The problem is they’re worried about teachers coercing students to believe in God. Would they be equally worried about coercive behavior regarding gender assignment ideology? One is rather benign and the other ends with possible life altering surgeries and hormone blocking.
Kennedy’s prayer practice also implicated the coercion concerns at the center of this Court’s Establishment Clause jurisprudence. This Court has previously recognized a heightened potential for coercion where school officials are involved, as their “effort[s] to monitor prayer will be perceived by the students as inducing a participation they might otherwise reject.” Lee, 505 U. S., at 590. The reasonsU.S. Supreme Court – Kennedy v. Bremerton School Dist – Page 57
for fearing this pressure are self-evident. This Court has recognized that students face immense social pressure. Students look up to their teachers and coaches as role models and seek their approval. Students also depend on this approval for tangible benefits.
In a normal world this decision would be unanimous in favor of the coach. But instead three radical leftist justices (I say this because we always have to be hyper partisan now) have the gall to dissent on the grounds they believe a coach praying at a football game and inviting members of the team to join is tantamount to a government establishment of religion. The dissent never says the coach demanded they pray, or penalized any member of the team if they did not participate, and acknowledges that the coach invited them to pray if they so choose. Voluntary behavior is not an establishment of religion.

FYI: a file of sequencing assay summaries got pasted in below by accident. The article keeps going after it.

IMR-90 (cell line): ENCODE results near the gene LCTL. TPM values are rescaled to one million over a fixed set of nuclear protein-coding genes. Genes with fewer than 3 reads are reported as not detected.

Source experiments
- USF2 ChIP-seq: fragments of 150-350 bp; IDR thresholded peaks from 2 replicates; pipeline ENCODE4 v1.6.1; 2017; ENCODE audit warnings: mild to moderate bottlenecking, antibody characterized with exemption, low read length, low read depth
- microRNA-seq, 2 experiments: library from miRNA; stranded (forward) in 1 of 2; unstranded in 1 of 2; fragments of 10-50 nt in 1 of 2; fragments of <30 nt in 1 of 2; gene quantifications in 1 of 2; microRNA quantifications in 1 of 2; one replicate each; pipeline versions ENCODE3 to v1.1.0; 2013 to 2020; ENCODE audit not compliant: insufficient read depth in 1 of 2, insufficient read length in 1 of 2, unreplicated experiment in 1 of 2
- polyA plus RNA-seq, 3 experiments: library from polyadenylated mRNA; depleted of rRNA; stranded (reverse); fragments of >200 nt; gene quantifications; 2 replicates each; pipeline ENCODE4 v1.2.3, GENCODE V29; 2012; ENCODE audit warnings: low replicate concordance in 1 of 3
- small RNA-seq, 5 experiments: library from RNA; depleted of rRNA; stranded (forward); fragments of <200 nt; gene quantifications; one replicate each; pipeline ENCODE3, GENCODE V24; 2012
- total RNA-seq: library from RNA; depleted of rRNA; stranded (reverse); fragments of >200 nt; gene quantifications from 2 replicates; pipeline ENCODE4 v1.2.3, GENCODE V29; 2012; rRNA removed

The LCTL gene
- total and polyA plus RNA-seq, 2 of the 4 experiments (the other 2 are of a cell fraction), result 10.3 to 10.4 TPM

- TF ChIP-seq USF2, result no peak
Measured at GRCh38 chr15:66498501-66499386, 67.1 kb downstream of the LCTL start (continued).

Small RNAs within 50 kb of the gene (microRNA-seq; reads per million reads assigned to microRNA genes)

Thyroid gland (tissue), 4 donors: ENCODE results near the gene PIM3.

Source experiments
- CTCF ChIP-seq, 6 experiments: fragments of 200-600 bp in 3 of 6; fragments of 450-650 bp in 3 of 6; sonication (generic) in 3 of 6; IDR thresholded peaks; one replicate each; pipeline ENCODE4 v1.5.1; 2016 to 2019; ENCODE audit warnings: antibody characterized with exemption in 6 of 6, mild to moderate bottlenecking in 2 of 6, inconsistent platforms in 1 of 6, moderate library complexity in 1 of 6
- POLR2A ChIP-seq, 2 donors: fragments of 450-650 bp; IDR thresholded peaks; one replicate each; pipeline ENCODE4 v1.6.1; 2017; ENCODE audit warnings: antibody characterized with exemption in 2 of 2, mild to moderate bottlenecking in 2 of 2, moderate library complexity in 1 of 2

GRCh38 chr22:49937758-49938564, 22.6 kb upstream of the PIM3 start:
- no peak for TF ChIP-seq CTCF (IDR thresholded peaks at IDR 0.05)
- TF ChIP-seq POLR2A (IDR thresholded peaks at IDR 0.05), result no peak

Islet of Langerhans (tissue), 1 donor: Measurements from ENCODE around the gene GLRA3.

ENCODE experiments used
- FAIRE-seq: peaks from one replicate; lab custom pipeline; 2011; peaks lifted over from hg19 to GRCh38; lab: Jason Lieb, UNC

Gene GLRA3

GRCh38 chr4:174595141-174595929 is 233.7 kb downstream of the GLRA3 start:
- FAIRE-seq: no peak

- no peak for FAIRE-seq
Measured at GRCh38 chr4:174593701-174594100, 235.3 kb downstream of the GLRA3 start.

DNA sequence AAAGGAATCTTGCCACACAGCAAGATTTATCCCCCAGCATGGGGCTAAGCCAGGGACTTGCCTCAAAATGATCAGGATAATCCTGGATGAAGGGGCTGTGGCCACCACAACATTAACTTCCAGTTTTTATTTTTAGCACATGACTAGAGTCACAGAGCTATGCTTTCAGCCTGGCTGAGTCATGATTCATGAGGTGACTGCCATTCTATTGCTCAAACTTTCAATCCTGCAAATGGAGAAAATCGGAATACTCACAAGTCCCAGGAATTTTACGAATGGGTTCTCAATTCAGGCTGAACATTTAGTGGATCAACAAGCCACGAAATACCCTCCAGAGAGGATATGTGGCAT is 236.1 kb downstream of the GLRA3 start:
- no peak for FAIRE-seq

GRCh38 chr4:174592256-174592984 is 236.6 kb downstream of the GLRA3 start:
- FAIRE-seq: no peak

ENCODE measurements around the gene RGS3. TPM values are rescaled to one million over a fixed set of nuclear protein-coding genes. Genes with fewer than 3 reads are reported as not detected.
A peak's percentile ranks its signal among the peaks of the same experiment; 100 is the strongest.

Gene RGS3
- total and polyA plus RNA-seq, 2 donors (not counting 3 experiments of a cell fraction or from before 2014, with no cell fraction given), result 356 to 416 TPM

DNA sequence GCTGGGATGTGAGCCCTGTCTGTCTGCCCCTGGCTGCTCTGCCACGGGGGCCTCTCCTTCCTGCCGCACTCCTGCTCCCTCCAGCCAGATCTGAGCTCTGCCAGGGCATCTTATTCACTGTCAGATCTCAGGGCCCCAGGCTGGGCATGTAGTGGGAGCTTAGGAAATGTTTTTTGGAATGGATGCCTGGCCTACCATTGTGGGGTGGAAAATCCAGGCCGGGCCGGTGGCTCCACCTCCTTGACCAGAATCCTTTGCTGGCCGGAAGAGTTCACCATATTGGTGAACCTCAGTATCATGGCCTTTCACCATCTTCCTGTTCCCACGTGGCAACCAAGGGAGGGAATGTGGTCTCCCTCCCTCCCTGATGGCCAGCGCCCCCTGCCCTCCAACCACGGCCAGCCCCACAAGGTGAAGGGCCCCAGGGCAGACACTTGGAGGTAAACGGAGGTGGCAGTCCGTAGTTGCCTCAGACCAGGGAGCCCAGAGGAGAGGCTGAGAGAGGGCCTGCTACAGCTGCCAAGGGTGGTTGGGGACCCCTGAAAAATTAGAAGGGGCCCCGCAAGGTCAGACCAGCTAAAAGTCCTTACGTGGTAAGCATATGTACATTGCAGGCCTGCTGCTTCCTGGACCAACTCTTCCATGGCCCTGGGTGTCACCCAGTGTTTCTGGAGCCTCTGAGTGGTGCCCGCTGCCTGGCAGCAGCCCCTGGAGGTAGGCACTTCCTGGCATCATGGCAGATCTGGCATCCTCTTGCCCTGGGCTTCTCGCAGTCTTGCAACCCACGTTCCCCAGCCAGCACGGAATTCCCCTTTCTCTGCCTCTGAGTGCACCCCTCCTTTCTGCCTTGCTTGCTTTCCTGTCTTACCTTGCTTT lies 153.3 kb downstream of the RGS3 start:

Under these precedents, the Establishment Clause violation at hand is clear. This Court has held that a “[s]tate officia[l] direct[ing] the performance of a formal religious exercise” as a part of the “ceremon[y]” of a school event “conflicts with settled rules pertaining to prayer exercises for students.” Lee, 505 U. S., at 586–587. Kennedy was on the job as a school official “on government property” when he incorporated a public, demonstrative prayer into “government-sponsored school-related events” as a regularly scheduled feature of those events. Santa Fe, 530 U. S., at 302. Kennedy’s tradition of a 50-yard line prayer thus strikes at the heart of the Establishment Clause’s concerns about endorsement. For students and community members at the game, Coach Kennedy was the face and the voice of the District during football games. The timing and location Kennedy selected for his prayers were “clothed in the traditional indicia of school sporting events.” Id., at 308. Kennedy spoke from the playing field, which was accessible
only to students and school employees, not to the general public. Although the football game itself had ended, the football game events had not; Kennedy himself acknowledged that his responsibilities continued until the players went home. Kennedy’s postgame responsibilities were what placed Kennedy on the 50-yard line in the first place; that was, after all, where he met the opposing team to shake hands after the game. Permitting a school coach to lead students and others he invited onto the field in prayer
at a predictable time after each game could only be viewed as a postgame tradition occurring “with the approval of the school administration.”
I’m not a religious man and I have no issues with people praying anywhere they wish to pray. I would have a problem with people telling me I have to pray in order to participate in society. That would be an establishment of religion. It’s time we stop trying to remove everything that references God from government.